Welcome to the June 2019 issue of the NEEA Report, providing a comprehensive, up-to-date indication of key electricity trends in Australia.

Key Points:
+ The government has belatedly released the National Inventory Report 2017 and December 2018 National Greenhouse Gas Inventory Quarterly Update and they show concerning upward trends in emissions from coal and gas extraction.

+ Emissions arising directly from the coal and gas industries in Australia made up about 15% of all national emissions in 2017.

+ Australia’s total emissions increased by 1.0% between 2016-17 and 2017-18 and are likely to increase by a further 0.3% between 2017-18 and 2018-19.

+ Recent sharp increases in stationary and fugitive emissions are largely explained by the boom in extraction of both conventional natural gas and coal seam gas, and the processing of this gas to LNG for export.

+ From 2005, emissions from transport have increased by 23% and mining has driven worrying increases in non-electricity stationary energy emissions of 30% and fugitive energy by 55%. Meanwhile, industrial processes, agriculture and waste have all decreased slightly (around 6%) and electricity has decreased rather more, by about 10% from 2005, and 17% from a peak in 2009.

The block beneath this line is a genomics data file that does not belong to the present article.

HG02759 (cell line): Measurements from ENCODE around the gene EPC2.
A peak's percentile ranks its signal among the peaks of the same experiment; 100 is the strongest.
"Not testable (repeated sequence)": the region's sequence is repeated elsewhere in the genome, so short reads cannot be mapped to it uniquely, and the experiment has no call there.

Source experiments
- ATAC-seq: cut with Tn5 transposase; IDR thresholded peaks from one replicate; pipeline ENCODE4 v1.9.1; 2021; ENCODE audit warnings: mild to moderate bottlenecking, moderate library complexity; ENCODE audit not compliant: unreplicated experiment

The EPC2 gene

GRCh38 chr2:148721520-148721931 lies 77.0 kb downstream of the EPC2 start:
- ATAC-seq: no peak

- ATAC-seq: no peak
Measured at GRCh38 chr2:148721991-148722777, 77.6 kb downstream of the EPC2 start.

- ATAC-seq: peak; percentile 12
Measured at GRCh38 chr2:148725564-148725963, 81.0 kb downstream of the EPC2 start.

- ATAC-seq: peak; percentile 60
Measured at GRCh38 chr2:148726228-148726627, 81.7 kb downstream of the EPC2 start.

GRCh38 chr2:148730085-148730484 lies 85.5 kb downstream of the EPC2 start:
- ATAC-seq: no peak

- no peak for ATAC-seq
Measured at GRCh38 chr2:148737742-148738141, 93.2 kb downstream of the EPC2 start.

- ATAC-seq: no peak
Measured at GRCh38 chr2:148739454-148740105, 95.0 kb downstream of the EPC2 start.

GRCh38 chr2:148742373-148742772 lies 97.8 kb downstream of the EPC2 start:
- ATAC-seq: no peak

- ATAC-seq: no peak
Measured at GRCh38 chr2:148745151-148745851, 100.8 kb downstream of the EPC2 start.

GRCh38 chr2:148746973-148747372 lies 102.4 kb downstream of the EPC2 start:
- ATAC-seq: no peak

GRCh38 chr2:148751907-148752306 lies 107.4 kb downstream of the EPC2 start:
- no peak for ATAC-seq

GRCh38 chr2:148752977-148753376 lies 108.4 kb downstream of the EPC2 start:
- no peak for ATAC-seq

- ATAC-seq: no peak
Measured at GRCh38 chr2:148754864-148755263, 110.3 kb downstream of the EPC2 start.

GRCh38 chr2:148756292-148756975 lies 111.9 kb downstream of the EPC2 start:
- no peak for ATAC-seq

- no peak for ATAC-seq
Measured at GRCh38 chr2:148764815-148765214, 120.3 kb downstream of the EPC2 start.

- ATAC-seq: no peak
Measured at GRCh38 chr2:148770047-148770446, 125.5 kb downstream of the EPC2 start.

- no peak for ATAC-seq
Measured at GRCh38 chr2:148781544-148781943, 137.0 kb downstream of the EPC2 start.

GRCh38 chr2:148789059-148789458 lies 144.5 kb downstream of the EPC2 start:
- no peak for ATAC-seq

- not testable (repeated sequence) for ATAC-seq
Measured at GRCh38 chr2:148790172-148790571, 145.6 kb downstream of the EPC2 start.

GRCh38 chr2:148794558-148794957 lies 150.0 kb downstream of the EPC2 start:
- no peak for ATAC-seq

+ In Queensland, diesel, gas and electricity used to extract and process coal and gas in total emitted over 18 million tonnes CO2-e in 2016-17. This equates to 23% of the state’s total emissions and 7% of Australia’s total emissions for that year.

+ Diesel consumption has risen nearly 50% between 2011 and 2018 and is responsible for the increase in petroleum emissions. Consumption and thus emissions of petrol and LNG have been falling slowly and jet fuel has increased slightly. Most recently, diesel consumption fell in four successive months, from January to April this year. The last prolonged fall in diesel consumption in Australia occurred in 1991, when it was associated with economic recession.

Full report